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Since 2008-2009 world trade and industrial production has recovered rapidly but Europe’s contribution to the recovery has been paltry compared to that of U.S., Asia and Latin America, Prof Xavier Vives told a Continuous Education session titled “Quo Vadis Europa?” on IESE’s Barcelona campus today. The meeting, organized by IESE’s Public-Private Sector Research Center, was also addressed by John S. Reed, chairman of the MIT Corporation.
Vives discussed the content of the EEAG Report on the European Economy 2012
published by CESIFO. He noted that, regarding the growth in EU member states, those with flexible exchange rates such as Sweden and Poland are doing much better than the countries in the Eurozone. “How many Europes are there?” he asked, and concluded that there are three. The first includes Germany, Netherlands and Finland; the second Greece and Portugal and, somewhere between the two, Spain, France, Italy and Belgium.
The origin of Europe’s problems lies in the difference in competitiveness within the euro which the financial crisis threw into relief. Sovereign bonds were all worth much the same a few years ago but the crisis revealed the underlying reality of the various Eurozone economies. The result is that sovereign risk is now linked to bank risks. “The problem is a lack of political credibility and the conflict between the center and the periphery,” Vives said. He pointed to Sweden as a country that has successfully achieved fiscal consolidation and economic growth. As for Spain, he said it needs credible policies and a vision that goes beyond austerity.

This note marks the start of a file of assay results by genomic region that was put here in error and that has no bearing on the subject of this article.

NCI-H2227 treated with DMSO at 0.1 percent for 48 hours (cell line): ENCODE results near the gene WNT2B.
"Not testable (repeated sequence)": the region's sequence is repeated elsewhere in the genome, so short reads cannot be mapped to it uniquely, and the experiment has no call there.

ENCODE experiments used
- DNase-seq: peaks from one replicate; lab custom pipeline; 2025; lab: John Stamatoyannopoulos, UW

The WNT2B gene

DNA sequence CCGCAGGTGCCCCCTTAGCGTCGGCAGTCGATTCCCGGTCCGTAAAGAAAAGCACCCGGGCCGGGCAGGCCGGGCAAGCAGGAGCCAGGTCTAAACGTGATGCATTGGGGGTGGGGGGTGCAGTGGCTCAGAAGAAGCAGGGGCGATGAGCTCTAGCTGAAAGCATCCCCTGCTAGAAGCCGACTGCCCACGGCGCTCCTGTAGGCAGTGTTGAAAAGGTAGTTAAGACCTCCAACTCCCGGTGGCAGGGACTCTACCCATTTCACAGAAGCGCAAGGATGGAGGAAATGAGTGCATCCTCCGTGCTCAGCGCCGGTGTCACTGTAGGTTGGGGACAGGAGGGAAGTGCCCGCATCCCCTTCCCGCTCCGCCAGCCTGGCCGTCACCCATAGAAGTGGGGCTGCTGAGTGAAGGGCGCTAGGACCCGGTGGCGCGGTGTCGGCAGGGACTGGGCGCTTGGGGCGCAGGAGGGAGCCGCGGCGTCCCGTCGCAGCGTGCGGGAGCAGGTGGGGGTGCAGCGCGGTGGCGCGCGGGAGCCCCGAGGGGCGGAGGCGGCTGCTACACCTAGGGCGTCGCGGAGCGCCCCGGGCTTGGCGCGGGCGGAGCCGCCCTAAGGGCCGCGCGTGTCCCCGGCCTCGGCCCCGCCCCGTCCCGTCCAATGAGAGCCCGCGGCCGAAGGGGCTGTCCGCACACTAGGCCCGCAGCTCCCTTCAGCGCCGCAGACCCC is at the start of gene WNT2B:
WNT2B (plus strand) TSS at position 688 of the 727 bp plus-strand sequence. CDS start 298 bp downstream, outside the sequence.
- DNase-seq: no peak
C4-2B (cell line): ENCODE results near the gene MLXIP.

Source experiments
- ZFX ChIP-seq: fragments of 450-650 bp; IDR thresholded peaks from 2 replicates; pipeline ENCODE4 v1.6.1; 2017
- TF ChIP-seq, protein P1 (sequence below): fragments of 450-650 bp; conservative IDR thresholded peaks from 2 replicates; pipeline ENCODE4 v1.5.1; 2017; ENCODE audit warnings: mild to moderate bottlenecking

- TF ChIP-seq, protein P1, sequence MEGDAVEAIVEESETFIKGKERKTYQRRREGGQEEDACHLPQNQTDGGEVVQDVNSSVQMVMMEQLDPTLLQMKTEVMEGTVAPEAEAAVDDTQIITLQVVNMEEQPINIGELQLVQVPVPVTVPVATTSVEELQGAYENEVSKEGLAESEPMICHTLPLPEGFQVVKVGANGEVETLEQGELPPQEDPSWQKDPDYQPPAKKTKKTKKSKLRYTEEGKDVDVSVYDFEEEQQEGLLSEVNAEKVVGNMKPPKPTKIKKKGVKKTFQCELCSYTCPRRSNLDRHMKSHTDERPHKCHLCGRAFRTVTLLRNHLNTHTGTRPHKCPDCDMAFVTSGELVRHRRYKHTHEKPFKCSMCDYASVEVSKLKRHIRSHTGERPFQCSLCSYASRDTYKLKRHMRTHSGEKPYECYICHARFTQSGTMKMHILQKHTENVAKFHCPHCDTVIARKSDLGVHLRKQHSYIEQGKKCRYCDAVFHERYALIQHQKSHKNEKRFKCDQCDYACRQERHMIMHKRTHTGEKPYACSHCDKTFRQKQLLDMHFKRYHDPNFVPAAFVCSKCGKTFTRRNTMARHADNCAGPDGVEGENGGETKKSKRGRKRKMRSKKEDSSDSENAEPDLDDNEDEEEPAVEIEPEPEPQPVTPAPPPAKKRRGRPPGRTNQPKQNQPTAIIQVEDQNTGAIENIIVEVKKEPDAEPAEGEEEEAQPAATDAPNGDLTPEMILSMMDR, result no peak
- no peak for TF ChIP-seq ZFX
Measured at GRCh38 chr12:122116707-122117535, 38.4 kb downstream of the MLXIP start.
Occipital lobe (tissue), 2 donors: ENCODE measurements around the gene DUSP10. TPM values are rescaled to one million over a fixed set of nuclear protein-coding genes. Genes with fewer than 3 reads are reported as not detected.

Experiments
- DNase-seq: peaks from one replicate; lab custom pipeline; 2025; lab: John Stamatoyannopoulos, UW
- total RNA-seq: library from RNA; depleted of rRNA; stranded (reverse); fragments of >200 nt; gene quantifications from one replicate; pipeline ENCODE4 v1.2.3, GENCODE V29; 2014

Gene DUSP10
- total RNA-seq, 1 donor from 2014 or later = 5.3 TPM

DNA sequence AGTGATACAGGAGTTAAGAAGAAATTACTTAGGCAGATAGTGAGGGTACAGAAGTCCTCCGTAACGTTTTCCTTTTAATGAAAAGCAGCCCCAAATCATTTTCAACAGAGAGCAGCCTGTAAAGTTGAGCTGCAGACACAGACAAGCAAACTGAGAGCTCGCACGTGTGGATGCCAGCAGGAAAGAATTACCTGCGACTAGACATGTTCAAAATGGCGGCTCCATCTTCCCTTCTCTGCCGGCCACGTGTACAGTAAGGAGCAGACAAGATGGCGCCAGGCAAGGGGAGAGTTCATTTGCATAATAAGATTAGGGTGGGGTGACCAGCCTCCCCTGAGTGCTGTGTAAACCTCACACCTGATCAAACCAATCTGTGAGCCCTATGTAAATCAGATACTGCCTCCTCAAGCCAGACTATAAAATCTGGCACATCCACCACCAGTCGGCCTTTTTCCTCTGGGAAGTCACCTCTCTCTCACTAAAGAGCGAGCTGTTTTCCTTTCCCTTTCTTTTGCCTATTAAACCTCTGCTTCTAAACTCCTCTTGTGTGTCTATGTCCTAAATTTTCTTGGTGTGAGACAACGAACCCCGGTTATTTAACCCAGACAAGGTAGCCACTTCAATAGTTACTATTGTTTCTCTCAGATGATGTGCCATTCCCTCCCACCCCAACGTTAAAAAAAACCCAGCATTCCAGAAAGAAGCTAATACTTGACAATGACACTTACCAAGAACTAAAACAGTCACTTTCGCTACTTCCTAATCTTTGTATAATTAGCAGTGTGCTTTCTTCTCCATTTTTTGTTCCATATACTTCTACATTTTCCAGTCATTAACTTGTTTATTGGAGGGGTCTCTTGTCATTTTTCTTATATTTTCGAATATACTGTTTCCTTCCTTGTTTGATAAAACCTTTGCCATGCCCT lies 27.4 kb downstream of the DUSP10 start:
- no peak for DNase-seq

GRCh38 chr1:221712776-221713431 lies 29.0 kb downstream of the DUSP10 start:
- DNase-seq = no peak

John S. Reed then went on to offer an American perspective on the European situation. “We Americans don’t know what Europe is,” he said. “Who is in charge of the economic situation? Europe appears to be a work in progress. In the U.S. we have our disagreements but we have one central government and the Federal Reserve and we know who is in charge.”
What Americans see is Europe saying that what happened in Greece can’t happen, but it did happen, he said. The need for finance is greater than that which Europe is capable of producing, Reed added. There are not many examples of making the sort of fiscal adjustments that are needed in Europe without being able to adjust the value of the currency, he said. “We don’t see where the money will come from.”